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opened right and left, or gave way, for the entrance of the cavalry and artillery.
These dashed through the town at a gallop, and down the road out into the country beyond, in search of the fugitives.
After going four miles beyond Fairfax, and finding that the legs of the rebels were evidently the longest,--for they made the fastest time on record in this war, certainly,--our troopers returned, with the cannon, and joined the van again.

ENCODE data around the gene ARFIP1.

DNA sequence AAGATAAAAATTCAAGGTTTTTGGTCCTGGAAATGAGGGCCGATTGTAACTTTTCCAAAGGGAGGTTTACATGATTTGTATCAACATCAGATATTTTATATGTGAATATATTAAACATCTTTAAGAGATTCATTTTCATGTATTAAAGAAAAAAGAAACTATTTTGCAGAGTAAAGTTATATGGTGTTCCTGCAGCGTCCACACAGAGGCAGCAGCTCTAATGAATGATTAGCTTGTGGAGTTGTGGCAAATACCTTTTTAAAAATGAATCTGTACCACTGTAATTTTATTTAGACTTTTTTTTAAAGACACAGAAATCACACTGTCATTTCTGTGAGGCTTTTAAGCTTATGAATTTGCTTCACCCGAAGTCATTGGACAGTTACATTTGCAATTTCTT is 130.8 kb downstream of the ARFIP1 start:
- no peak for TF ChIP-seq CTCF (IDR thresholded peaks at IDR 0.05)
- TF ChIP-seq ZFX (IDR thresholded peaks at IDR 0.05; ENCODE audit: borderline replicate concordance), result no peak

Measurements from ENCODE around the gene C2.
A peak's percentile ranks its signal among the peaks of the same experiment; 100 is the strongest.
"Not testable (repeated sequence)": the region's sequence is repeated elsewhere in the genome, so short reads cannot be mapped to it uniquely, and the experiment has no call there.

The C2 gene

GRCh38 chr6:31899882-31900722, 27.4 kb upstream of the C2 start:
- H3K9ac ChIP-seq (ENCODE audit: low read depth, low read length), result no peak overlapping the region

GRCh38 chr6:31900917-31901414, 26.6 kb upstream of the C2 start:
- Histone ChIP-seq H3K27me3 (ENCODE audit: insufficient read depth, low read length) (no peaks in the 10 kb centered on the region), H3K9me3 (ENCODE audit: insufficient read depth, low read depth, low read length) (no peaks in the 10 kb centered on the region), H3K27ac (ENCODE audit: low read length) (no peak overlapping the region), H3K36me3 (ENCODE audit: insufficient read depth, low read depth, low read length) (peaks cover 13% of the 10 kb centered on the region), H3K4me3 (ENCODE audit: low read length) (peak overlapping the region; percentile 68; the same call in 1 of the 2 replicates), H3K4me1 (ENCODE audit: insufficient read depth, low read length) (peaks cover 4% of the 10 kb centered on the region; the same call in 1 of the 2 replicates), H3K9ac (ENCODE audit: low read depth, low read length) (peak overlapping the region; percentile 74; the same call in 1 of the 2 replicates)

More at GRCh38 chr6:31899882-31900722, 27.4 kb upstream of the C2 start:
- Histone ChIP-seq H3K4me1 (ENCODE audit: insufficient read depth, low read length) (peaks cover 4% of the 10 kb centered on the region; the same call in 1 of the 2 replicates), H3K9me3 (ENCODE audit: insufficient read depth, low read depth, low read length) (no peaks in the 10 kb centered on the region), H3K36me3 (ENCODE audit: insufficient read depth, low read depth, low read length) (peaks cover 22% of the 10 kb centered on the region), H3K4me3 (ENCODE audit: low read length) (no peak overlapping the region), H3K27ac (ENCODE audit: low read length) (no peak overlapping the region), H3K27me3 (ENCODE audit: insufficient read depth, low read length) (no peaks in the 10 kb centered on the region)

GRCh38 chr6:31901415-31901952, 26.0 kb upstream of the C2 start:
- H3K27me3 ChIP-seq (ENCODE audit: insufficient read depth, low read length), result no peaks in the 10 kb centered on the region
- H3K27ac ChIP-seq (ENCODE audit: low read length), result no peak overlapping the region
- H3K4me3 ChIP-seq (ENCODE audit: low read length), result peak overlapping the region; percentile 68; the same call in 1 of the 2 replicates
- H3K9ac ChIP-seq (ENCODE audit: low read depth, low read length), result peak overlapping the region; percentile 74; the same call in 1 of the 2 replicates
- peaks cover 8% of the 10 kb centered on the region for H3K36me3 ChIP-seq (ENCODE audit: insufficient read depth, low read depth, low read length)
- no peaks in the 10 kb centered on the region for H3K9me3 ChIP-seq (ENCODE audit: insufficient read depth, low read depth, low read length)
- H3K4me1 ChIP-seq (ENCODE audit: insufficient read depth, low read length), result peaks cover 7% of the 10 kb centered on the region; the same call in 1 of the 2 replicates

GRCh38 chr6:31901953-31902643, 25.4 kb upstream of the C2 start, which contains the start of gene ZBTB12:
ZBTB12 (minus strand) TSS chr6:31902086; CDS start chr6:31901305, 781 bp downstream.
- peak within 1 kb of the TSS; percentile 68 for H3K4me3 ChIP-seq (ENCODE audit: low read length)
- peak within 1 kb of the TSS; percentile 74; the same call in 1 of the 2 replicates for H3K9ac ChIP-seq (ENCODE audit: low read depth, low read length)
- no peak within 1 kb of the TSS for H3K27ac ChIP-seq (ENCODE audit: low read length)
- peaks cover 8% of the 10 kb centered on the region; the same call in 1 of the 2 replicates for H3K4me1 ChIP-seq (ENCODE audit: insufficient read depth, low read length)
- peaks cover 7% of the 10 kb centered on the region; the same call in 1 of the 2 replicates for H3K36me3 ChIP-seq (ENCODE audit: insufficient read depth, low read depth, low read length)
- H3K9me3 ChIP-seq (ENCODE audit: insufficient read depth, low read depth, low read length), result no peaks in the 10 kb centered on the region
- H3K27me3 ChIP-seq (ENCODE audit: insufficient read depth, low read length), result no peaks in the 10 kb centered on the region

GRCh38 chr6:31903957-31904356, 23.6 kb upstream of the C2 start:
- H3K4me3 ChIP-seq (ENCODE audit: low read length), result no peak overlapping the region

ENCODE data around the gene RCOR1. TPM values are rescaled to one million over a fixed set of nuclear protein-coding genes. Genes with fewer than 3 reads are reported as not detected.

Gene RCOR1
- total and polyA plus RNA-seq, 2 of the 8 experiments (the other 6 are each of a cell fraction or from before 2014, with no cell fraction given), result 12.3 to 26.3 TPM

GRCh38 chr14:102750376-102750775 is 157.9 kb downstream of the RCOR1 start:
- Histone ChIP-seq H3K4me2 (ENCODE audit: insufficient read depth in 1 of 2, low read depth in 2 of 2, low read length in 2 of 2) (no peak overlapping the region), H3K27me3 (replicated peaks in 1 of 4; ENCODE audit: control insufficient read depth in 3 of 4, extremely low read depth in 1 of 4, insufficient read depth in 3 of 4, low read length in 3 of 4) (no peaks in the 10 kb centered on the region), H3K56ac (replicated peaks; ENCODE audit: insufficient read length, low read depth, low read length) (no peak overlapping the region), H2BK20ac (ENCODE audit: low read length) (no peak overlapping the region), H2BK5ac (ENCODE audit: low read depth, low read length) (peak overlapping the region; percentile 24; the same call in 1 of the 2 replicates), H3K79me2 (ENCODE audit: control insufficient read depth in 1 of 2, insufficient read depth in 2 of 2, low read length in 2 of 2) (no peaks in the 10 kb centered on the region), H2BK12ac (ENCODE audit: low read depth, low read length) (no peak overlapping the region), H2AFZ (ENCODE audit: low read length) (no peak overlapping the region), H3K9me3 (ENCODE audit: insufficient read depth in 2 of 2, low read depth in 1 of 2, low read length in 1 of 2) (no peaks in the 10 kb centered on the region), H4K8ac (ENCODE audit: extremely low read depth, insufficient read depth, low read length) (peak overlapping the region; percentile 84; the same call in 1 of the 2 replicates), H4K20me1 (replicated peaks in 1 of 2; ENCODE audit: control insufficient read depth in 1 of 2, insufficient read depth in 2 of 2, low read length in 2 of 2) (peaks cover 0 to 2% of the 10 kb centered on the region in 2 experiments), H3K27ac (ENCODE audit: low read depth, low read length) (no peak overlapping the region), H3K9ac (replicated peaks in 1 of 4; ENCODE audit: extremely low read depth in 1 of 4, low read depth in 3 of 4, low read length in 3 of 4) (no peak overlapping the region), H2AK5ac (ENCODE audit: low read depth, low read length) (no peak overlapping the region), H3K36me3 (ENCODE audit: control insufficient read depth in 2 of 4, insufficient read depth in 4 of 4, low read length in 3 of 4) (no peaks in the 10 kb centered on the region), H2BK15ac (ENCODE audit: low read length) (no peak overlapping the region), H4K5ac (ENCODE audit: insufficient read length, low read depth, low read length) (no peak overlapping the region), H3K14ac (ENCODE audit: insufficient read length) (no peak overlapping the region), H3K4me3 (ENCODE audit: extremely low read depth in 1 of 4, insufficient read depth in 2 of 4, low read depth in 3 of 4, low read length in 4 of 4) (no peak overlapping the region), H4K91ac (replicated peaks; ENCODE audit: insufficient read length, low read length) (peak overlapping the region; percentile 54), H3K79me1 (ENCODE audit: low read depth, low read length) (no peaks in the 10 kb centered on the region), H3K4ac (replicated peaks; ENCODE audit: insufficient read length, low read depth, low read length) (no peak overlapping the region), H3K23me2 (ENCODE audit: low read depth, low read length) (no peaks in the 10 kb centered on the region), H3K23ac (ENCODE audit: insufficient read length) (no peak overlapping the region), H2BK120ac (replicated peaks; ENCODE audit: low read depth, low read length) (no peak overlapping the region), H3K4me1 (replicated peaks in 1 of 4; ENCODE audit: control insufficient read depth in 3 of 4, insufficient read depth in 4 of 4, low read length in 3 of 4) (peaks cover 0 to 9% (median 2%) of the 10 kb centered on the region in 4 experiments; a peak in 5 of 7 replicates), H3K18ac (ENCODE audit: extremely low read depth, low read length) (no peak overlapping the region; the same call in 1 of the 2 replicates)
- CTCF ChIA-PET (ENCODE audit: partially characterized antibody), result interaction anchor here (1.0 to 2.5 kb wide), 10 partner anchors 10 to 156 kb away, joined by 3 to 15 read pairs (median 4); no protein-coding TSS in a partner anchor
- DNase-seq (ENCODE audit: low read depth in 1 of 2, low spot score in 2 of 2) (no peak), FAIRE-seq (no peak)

Our party consisted of Hons.
Schuyler Colfax, E. B. Washburn, Messrs. Dixon of New Jersey, Judge McKeon of New York, and two or three reporters for the press.
Mr. Russell of the London Times, and Mr. Raymond of the N. Y. Times, were also together, with another party.
Hundreds of persons arrived in Washington on Tuesday and Wednesday, who came expressly to see the battle. The hotels were packed full of human beings — the National alone turning away over four hundred guests, whom they could not lodge, for the crowd.
A few Union people lingered